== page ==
above. Dating from c1145, it has only recently been renewed. The original
is conserved within the security of the church.
the exquisite precision of the locksmith and the armourer, to the
prosaic work of the mender of ploughs and the shoer of horses, the
art of the blacksmith developed. Little of this early architectural
ironwork is typical. The catch of a door or the bar of a window for
example, were more or less ornamented according to the whim of the
smith and as today, the available budget. Familiar types emerged,
such as the Suffolk latch, and various forms of hinges. Frequently
inventive, often crude, but always fashioned in accordance with the
nature of the iron.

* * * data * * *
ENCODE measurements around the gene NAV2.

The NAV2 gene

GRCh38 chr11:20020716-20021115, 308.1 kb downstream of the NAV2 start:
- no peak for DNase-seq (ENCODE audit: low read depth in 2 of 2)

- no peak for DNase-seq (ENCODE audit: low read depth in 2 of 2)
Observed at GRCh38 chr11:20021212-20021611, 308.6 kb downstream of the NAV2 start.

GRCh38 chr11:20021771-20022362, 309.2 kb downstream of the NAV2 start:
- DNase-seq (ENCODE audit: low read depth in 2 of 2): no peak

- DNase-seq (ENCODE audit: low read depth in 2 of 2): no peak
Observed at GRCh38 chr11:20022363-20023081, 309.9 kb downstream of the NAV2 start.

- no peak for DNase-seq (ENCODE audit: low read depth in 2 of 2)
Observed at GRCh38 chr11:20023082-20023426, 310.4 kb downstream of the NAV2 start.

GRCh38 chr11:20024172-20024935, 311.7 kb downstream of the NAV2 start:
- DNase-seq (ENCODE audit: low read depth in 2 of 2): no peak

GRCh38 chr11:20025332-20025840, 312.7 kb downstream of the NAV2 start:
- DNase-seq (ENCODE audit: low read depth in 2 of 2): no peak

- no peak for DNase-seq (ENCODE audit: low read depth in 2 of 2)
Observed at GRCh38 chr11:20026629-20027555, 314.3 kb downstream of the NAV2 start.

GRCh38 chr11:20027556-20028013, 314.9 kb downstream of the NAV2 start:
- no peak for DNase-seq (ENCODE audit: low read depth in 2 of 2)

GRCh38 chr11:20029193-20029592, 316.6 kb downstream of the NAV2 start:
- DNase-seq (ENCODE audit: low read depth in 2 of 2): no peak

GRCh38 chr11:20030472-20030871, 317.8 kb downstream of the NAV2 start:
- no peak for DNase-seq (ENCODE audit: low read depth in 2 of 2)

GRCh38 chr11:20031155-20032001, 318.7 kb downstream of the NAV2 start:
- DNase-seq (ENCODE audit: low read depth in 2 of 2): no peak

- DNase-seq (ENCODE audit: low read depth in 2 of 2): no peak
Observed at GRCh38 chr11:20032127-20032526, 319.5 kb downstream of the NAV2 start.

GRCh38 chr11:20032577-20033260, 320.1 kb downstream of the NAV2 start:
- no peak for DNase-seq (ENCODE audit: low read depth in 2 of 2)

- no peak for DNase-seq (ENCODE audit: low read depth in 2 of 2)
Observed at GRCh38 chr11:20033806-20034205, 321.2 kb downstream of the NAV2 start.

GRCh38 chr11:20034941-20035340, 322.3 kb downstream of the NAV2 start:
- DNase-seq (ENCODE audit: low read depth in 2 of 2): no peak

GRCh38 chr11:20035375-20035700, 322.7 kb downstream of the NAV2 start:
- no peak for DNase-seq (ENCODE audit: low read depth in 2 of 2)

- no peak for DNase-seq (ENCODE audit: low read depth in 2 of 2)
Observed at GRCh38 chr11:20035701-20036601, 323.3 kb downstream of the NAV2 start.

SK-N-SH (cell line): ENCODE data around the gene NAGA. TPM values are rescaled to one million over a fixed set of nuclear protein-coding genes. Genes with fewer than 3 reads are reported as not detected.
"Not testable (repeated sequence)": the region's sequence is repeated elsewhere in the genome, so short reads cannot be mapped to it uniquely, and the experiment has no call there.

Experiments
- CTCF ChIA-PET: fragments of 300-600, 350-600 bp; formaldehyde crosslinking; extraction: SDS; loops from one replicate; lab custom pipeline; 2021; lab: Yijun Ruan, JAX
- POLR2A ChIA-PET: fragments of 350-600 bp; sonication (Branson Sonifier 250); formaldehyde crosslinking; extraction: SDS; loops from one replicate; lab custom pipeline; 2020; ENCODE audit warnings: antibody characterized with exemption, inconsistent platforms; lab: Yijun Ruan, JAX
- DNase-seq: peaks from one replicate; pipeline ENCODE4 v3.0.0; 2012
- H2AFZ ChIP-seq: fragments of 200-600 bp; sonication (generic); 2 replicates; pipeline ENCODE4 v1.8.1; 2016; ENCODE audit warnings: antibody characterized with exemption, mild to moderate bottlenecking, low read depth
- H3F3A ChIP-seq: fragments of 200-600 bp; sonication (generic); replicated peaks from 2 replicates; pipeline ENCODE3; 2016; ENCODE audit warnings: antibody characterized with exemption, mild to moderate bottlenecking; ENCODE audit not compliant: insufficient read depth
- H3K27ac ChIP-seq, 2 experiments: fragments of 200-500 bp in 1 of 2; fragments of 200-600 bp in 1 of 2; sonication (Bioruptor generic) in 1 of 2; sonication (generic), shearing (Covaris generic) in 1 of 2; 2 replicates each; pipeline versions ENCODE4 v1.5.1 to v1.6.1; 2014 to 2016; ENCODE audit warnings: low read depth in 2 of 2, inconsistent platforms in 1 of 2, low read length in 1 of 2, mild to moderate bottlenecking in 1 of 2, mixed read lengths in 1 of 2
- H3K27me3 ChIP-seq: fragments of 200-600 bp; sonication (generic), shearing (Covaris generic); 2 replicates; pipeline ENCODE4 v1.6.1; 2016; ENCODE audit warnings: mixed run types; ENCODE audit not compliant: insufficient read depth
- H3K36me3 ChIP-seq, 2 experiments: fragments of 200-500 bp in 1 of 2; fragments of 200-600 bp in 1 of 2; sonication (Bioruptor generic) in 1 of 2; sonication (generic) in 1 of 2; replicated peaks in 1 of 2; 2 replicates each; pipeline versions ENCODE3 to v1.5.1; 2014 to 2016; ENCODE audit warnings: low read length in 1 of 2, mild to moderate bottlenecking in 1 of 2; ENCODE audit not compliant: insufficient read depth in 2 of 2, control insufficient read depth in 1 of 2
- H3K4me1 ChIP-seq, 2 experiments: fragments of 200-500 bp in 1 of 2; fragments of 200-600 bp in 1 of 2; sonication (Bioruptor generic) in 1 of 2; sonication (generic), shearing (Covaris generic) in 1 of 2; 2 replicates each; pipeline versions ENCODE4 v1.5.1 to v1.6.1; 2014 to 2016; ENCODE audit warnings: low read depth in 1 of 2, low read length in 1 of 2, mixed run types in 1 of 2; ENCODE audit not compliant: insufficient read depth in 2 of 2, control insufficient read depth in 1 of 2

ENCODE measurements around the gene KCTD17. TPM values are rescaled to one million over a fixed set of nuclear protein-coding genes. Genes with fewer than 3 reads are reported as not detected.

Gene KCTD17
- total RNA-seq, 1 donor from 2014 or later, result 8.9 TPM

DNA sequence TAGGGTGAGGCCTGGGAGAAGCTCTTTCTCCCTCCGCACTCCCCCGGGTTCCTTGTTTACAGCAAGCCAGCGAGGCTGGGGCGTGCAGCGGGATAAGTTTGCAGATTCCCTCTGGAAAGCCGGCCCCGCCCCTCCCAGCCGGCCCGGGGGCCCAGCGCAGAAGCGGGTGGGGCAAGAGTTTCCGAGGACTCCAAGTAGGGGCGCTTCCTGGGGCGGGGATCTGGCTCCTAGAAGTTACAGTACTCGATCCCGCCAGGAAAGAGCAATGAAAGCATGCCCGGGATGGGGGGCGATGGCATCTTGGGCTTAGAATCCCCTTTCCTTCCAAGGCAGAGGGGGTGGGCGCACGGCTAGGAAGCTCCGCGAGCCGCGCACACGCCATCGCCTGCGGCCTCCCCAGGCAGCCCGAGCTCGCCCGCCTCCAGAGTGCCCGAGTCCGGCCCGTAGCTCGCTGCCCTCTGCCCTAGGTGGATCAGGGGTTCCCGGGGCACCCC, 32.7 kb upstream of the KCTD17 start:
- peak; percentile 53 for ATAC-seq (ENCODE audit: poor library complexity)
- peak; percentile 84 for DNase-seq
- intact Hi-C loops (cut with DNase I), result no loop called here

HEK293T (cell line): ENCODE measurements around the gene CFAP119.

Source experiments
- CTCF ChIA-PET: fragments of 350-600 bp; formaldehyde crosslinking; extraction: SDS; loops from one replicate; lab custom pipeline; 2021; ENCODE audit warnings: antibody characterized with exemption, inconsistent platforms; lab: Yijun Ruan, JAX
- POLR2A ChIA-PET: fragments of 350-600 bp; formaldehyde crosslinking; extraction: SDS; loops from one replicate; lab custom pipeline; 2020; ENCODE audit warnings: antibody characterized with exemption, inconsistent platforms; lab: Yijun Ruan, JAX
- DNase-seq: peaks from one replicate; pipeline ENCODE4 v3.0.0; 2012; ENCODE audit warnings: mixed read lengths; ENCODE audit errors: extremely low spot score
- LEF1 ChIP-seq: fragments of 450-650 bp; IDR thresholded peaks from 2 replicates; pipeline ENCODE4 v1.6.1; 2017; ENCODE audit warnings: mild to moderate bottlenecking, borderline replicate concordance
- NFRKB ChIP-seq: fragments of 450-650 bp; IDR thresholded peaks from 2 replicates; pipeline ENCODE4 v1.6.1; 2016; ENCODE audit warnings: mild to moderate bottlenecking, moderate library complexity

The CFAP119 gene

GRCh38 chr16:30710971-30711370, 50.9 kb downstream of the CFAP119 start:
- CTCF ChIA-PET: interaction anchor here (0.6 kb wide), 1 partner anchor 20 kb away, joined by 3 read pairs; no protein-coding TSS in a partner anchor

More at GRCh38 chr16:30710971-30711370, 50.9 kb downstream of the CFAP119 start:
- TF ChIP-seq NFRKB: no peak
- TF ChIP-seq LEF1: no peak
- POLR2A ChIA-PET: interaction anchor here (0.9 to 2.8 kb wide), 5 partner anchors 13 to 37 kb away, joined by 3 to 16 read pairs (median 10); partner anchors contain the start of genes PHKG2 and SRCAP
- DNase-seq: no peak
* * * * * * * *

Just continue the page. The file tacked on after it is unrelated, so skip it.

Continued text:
the introduction of blast furnaces in the 15th century the availability
of wrought iron increased. Craftsmanship reached new heights in the
period of Great English Ironwork which started in 1690 or thereabouts
with the arrival of a Belgian, Jean Tijou. Some of the finest examples
of the period include his own work, such as the screens at Hampton
Court, and the work of his disciples such as Thomas Bakewell's garden
arbour now known as the 'Birdcage' at Melbourne Hall (1707-1711),
William Edney's St. Mary Redcliffe gates (c1710), and the Davies Brothers'
gates at Chirk Castle (1715-1721).
change was toward a freer use of beaten sheet metal ornamentation
applied to the bars to form baroque leaf-work, swags, masks and all
manner of delights. The techniques were no doubt derived from armoury.
The material was superb, not only for its ability to accommodate deep,